The soaring price of raw materials is also increasing the prices of ICs, with some components seeing a yearly price increase up to 40%. These costs will eventually slosh back to consumers who will have to stomach higher prices.
Whether we’re talking about the communications, automotive or consumer electronics sector, IC stockpiling has exploded. The world’s biggest manufacturers have stockpiled huge quantities of components for themselves.
This ringfencing of components by nervous manufacturers eager to secure inventory takes a significant volume of components off the open market, squeezes the supply chain, and gives the biggest players an upper hand over everyone else.
For all their bad press, China make a lot of chips - around a billion a day. Their biggest chipmaker, SMIC, was hit by US sanctions in late 2020, eliminating SMIC chips from the US market. You’d think this would mean more chips for the rest of the world, but China recoiled and went defensive, keeping most of the chips for themselves.
US sanctions twisted the global supply chain out of shape, creating volatility in an industry that was already in turmoil from the pandemic.
28 April 2021
Electronics Counterfeiters Capitalize on Component Shortages
The electronics industry is experiencing a components shortage which is bad news for everyone except counterfeiters who are seeing greater demand than ever.
The total available market for counterfeit electronic components is billions of pounds, so it makes no wonder this illegal activity is seeing rapid growth.
What is a counterfeit part?
A counterfeit part is an unauthorised copy, imitation, substitute, or modification of an original component. Counterfeit components are a misrepresentation of the real thing but can be extremely convincing they are legitimate.
Giveaways that components are counterfeits include:
- Colour variances
- Misspellings and incorrect labelling
- Mismatched date codes
- Duplicate date codes and labels
- Missing items
- Poor packaging and quality control
- Font variances
- Country of origin problems
- Signs of “resurfacing”
- Failure in tests and performance issues
How are counterfeiters capitalising on component shortages?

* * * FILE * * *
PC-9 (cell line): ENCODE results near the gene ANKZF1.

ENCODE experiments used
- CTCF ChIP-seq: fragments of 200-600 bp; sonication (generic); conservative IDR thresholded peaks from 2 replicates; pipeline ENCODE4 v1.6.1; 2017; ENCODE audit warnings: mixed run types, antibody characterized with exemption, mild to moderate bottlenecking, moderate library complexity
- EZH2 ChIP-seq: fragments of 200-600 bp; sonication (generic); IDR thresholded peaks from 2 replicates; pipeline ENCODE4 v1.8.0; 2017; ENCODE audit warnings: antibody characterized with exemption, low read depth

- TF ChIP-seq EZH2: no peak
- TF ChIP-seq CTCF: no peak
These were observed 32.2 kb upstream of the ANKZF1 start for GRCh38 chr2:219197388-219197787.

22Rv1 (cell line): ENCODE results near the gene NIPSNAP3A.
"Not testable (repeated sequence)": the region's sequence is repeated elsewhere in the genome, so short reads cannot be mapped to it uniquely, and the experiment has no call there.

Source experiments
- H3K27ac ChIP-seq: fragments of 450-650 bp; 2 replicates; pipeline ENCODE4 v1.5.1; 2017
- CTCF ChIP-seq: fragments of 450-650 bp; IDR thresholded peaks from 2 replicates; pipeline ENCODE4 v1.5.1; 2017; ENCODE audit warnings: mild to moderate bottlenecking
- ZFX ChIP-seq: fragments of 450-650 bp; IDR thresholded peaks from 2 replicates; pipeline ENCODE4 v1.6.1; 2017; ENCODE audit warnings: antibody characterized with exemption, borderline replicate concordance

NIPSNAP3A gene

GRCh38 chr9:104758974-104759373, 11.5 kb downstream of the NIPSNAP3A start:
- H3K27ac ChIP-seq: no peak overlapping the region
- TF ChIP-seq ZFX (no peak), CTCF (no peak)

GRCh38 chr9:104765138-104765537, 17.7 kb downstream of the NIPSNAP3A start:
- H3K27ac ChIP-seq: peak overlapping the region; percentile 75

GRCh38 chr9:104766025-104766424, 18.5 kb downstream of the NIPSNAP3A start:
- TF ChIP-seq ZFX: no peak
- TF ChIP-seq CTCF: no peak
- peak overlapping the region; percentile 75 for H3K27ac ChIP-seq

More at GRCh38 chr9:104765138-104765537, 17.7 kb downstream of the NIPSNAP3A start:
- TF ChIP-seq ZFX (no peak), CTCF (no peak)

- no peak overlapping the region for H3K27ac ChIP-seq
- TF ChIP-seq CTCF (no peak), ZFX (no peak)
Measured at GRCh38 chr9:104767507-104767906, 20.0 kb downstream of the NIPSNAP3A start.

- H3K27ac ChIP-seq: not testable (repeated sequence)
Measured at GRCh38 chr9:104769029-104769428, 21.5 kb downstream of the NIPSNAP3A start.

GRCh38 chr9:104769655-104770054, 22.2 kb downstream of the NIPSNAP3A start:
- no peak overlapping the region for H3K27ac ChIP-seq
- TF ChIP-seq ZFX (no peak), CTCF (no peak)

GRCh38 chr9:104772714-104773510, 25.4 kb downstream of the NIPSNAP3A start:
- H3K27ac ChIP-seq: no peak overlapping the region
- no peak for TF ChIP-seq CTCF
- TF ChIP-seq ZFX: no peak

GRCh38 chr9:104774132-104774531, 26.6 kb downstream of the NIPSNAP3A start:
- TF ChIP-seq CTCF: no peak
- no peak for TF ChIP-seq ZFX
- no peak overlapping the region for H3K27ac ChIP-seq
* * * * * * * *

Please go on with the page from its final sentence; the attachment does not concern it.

Electronics counterfeiters are capitalising on component shortages by penetrating weakened supply chains, taking advantage of inadequate quality control processes and taking advantage of inadequate reporting.
Demand is exceeding supply for many electronic components, exasperating the issue. The semiconductor shortage is the current big one.
As lead times get pushed out, buyers are faced with a dilemma: should they stick with trusted suppliers and put up with delays or look for another supplier? The risk is the ‘other supplier’ being a counterfeiter or not having the necessary controls in place to ensure that shipments do not get intercepted and changed.
This dilemma is when counterfeiters strike to take advantage. The wrong decision can have significant financial and economic consequences.
Another area of focus for counterfeiters is the scarcity of parts caused by end-of-life designations. There is significant demand for end-of-life components, but they can be very hard to find. Counterfeiters pray on this weakness with illegitimate copies.
There’s also a grey market for used electronic components that are refurbished or reconditioned and sold as new. The danger with this is using components that are spent and not repaired properly. When you buy “new” the components should be exactly that. Buying used is never a good idea, unless you want used parts.
How can I protect myself from counterfeiters?
First of all, you should read our 8 Step Guide To Buying Electronic Components With Confidence and Avoiding Counterfeits.
Secondly, you should only work with electronic component suppliers who have a compliance program in place. A good benchmark is suppliers who are ERAI (Electronic Resellers Association International) members. We are ERAI members, so we are on the ERAI database and use ERAI supply chain risk mitigation solutions.
Secondly, it’s really important that you have adequate inspection and testing processes in place to verify the components you receive. If your supplier tests components for you, what testing facilities do they use, and which services are performed?
Electronics counterfeiters are capitalising on component shortages by taking advantage of inadequate quality control and reporting processes and weakened supply chains.
A robust supply chain and trusted parts suppliers are the two keys to protecting your organisation. If you are concerned about counterfeit components in your supply chain we’re happy to provide advice. Call us on 01904 415 415 for a chat.
22 April 2021
Why We're Facing a Global Semiconductor Shortage
The world is experiencing a semiconductor shortage at a time when demand for semiconductors is at an all-time high. Manufacturers can’t make enough of them and we’re now seeing this affect the availability of products.
You probably remember last year Sony released the PlayStation 5 and Microsoft released the Xbox Series X. AMD released the Big Navi GPU (RX 6000) and Apple released the iPhone 12 range. What all these products have in common is they were all directly affected by the semiconductor shortage. Demand well and truly exceeded supply.
What’s causing the shortage?
A perfect storm has hit the semiconductor market. It isn’t one thing but a combination of different things that’s causing the shortage today.
The COVID-19 pandemic